Pathophysiology of Anticholinesterase Agents
COLORADO STATE UNIV FORT COLLINS DEPT OF ANATOMY AND NEUROBIOLOGY
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In this Annual and Final Report, we describe the acute, delayed, and long-term effects on rat neuromuscular junction NMJ ultrastructure and physiology following single acute injections of very low to near lethal doses of physostigmine, a reversible anticholinesterase anti-ChE compound. We describe dose-response curves for cholinesterase ChE inhibition and relate those changes to observed ultrastructural pathology and altered physiology. Using guinea pigs as alternative models to rats, we also show that the effects of sub-lethal but acute high doses of physostigmine produce similar alterations of endplate ultrastructure at similar dose levels. We describe the immediate and long-term effects on rats following 3-14 days of subacute exposures to moderate and high doses of physostigmine, and document the extent and time course of the reversibility of effects during recovery for 3-28 days following termination of subacute exposure. We compare the effects of acute physostigmine vs. pyridostigmine exposure and show that similar ultrastructural alterations are induced at similar blood ChE inhibition levels. We present physiological and ultrastructural data showing that sustained neuromuscular activity mimics many of the ultrastructural alterations produced by physostigmine and pyridostigmine, but that the alterations induced by prolonged high frequency neuromuscular activity do not result in the supercontraction of subjunctional sarcomeres that characterizes acute high-dose exposures to these potent anti-ChE agents.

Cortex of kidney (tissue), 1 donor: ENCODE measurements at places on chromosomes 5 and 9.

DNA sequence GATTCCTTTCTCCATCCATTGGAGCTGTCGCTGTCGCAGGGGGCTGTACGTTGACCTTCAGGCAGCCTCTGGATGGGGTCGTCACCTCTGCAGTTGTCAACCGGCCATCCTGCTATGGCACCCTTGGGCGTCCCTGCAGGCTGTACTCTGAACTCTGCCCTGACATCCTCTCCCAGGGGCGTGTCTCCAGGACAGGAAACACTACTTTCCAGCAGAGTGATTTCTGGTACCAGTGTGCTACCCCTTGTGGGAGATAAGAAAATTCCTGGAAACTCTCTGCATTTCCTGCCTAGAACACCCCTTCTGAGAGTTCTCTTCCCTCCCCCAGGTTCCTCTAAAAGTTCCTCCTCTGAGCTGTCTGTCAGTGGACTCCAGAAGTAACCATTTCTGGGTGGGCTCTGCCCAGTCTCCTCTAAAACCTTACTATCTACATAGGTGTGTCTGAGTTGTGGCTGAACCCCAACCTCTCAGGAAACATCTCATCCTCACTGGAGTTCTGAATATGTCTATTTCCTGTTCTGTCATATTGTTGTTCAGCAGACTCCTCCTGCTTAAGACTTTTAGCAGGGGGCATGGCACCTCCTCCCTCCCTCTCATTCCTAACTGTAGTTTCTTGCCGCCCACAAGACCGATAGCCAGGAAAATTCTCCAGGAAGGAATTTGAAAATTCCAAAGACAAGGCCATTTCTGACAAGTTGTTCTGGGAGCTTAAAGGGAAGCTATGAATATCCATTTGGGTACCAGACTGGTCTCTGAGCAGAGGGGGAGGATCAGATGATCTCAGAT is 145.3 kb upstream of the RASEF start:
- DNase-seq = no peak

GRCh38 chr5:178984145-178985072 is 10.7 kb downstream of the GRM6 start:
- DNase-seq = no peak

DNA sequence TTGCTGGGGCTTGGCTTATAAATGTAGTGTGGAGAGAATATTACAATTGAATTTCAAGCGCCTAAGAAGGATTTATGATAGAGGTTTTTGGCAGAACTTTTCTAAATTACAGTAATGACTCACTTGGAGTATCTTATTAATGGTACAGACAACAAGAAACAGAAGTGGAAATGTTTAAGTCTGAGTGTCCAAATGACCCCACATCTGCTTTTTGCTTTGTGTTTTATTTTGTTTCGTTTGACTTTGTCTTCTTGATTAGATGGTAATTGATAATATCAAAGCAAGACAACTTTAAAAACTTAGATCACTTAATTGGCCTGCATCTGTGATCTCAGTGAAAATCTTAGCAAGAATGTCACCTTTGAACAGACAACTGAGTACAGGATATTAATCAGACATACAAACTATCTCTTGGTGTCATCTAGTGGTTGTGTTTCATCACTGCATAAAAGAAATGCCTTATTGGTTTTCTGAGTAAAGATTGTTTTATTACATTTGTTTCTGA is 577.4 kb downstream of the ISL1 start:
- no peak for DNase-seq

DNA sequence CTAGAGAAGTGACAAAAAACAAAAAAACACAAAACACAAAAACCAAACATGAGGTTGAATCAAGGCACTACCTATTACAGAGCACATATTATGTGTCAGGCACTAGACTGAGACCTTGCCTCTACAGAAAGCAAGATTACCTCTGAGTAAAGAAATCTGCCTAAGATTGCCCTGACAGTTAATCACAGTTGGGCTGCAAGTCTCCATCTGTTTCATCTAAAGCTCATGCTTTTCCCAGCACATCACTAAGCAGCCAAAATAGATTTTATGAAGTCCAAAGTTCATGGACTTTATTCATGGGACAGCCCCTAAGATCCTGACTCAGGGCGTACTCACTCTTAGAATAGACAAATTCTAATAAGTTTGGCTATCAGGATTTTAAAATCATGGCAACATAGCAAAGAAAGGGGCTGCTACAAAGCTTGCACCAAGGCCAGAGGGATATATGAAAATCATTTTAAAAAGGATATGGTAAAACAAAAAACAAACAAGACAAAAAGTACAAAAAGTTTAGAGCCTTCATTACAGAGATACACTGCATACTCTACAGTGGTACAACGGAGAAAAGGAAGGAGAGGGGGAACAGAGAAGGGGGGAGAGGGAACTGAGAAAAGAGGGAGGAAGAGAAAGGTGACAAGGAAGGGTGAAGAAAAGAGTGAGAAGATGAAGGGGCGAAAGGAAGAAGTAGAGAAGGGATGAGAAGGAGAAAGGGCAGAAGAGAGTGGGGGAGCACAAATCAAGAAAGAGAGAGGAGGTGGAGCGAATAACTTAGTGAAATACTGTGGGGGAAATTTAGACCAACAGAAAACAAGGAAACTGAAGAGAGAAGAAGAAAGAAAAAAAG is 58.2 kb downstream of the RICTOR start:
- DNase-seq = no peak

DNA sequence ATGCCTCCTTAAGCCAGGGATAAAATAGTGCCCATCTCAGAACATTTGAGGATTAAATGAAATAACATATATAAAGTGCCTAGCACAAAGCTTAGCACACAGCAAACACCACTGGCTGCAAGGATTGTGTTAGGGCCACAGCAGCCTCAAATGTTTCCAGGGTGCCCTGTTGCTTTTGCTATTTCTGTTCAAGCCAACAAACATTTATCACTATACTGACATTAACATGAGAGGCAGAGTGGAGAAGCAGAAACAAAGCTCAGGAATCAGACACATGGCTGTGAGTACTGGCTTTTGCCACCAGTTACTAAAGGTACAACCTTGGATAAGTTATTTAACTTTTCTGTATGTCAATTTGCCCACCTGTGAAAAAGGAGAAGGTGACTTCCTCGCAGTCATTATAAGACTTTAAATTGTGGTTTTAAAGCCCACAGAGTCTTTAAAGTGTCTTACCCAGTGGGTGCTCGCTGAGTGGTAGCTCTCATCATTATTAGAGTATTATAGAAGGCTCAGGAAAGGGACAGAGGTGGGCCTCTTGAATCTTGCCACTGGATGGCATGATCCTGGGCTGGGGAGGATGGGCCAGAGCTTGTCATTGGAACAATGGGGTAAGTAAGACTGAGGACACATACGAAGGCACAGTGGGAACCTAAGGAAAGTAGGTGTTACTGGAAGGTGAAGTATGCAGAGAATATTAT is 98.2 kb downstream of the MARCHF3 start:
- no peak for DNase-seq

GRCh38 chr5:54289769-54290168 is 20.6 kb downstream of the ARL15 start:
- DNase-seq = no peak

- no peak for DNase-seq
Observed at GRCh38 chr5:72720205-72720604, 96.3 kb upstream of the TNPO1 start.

- Medicine and Medical Research